0 ( +1 / -1 )

CH3CHO: "The definition of "kidnapping" is almost same as that of English law. Kidnapping is (1) the taking or carrying away of one person by another; (2) by force or fraud; (3) without the consent of the person so taken or carried away; and (4) without lawful excuse. --Wikipedia

So, if no force or fraud is involved or if the child gives consent, the carrying away is not a kidnapping. If you do not like this definition, tell so to Englishmen and women."

You should leave the interpretation of laws to people who know what they're doing. Children are not legally capable of providing legal consent. Until they reach the age of majority they cannot entire binding legal agreements.

CH3CHO: "If the child is a double national and one of the nationalities is Japan, surrender his Japanese nationality if you really do not want him affected by Japanese law."

So your solution to the fact that the inequities of Japanese law strip children of major parts of their identity, culture and heritage and patrimony... is to strip children of major parts of their identity, culture and heritage and patrimony? Brilliant.

3 ( +3 / -0 )

"The definition of "kidnapping" is almost same as that of English law. Kidnapping is (1) the taking or carrying away of one person by another; (2) by force or fraud; (3) without the consent of the person so taken or carried away; and (4) without lawful excuse.

And yet the American guy who tried to take his children back to the US last year was arrested in Japan for child abduction even though, according to the definition above, he had committed no crime.

Anyone who expects to obtain "justice" in Japan is seriously deluded.

-1 ( +1 / -2 )

Scrote, you must be talking about Chris Savoie. He used force when he ambushed his children and pushed them in his car. That is kidnapping by Japanese laws.

Carlos Bermudez

Children are not legally capable of providing legal consent. Until they reach the age of majority they cannot entire binding legal agreements.

Your view is not supported by majority of the world. Read this document. http://www.hcch.net/upload/wop/abd_pd03e1_2007.pdf On page 38, it says,

In 9% of cases the child's objections were the sole reason for refusal. This is a decrease on the 13% recorded in 1999. The13 refusals solely based on this ground involved the objections of 20 children. The ages of the children were, 5 children aged 8-10 years old, 6 children aged 11-12 years old and 9 children aged 13 or older.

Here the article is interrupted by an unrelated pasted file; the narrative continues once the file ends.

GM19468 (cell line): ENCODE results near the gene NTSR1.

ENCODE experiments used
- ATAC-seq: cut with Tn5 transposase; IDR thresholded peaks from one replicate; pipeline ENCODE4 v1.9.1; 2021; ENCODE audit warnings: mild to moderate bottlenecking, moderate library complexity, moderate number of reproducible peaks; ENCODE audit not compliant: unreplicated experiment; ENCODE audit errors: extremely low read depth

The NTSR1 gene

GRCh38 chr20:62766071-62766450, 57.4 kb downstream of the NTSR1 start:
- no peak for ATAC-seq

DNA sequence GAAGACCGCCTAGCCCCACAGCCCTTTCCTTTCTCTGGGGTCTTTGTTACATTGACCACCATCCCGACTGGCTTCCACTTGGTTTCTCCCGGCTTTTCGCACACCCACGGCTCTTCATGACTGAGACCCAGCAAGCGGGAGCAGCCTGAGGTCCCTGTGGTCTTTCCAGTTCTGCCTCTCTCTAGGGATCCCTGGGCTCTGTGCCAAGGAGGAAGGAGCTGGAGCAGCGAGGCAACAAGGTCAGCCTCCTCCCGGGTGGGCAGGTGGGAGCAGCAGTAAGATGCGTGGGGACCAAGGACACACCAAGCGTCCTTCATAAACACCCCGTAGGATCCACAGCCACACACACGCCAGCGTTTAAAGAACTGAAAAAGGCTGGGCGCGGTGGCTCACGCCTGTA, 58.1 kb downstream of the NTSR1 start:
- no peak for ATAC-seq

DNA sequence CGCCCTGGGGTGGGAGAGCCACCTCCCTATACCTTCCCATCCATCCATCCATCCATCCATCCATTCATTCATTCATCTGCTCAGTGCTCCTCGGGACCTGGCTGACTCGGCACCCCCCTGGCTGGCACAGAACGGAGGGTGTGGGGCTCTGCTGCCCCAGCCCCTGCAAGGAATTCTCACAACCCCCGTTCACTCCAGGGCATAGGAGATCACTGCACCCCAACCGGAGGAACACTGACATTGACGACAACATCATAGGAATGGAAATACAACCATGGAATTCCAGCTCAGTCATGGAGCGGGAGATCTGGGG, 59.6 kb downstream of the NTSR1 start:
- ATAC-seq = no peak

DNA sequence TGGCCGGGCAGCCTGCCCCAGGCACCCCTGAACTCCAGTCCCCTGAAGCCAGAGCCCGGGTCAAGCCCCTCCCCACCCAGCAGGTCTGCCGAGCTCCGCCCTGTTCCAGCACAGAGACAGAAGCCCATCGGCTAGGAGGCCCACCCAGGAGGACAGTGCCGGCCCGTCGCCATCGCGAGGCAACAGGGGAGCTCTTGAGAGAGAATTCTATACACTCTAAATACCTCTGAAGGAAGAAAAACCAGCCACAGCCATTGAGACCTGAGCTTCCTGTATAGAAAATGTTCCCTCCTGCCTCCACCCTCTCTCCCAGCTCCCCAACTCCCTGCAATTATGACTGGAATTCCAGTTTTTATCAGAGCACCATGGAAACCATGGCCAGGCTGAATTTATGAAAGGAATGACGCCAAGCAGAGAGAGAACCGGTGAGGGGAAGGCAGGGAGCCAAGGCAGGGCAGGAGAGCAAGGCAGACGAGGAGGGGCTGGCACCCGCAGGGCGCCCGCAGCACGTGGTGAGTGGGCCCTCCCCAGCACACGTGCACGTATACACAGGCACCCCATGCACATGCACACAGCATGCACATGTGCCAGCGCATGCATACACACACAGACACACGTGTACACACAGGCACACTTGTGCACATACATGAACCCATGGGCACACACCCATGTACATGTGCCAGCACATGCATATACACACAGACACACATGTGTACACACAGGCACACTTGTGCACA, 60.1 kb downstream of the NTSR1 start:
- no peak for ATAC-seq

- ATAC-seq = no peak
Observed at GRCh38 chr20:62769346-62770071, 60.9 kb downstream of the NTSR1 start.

The difference between the number of cases and number of children is due to cases involving more than 1 child. The court in some of Hague convention countries says an 8 year old is old enough to give concent to abduction.

-2 ( +0 / -2 )

All this arguing about definitions of abduction is simply obfuscation of a clear issue. That is what appears to be an attempt to get japanese 'savages' to succumb to the wishes of supposedly more advanced american courts, who will of course rule that the child should stay in the USA because who wouldn't want to live in the USA??!!?!?. The issue, as one person quite rightly pointed out is whether or not the child has Japanese citizenship and therefore entitled to be be brought into and raised in japan legally. If you take a solely US citizen into japan against the will of either parent it is undoubtedly illegal, and the court should return them to whichever parent resides in the USA.

Making some faux-argument about the benefits of dual citizenship for the child whilst simultaneously refusing to accept the disbenefits, for example being told you are doing taiwanese military duty, is just lunacy.

There are untold cases in the UK of women married to North Africans, where the woman seems completely oblivious to the fact the cultural precedent is for courts to grant all rights to the Father. The mother is seen as simply an extension of his possessions. Barely a day goes by where one of them is not on the TV getting all upset about the father abducting his children.

Ignorance is not an excuse, nor a path of legal recourse. Don't procreate with people you don't trust.

-1 ( +0 / -1 )

CH3CHO: "It is illegal. Read article 226 of Japanese penal code. The definition of "kidnapping" is almost same as that of English law."

Boy did you step on a hornets' nest on this one and insist on calling it paper! The Japanese penal code says as you say it does, but they call it being "spirited away", not kidnapped, so that domestic laws have no play. Japan can change the laws all they want while they paint the lipstick on the pig, but so long as they do not adjust domestic laws accordingly it's the usual Japanese lip-service.

-1 ( +0 / -1 )

smithinjapan, I do not know what you want to say, but remember the Hague convention is not about criminal procedure. Something is illegal or not has nothing to do with the Hague convention. If you want to know how Japan is planning to change its civil procedure, read this. http://www.shugiin.go.jp/itdb_gian.nsf/html/gian/honbun/houan/g18305029.htm

1 ( +1 / -0 )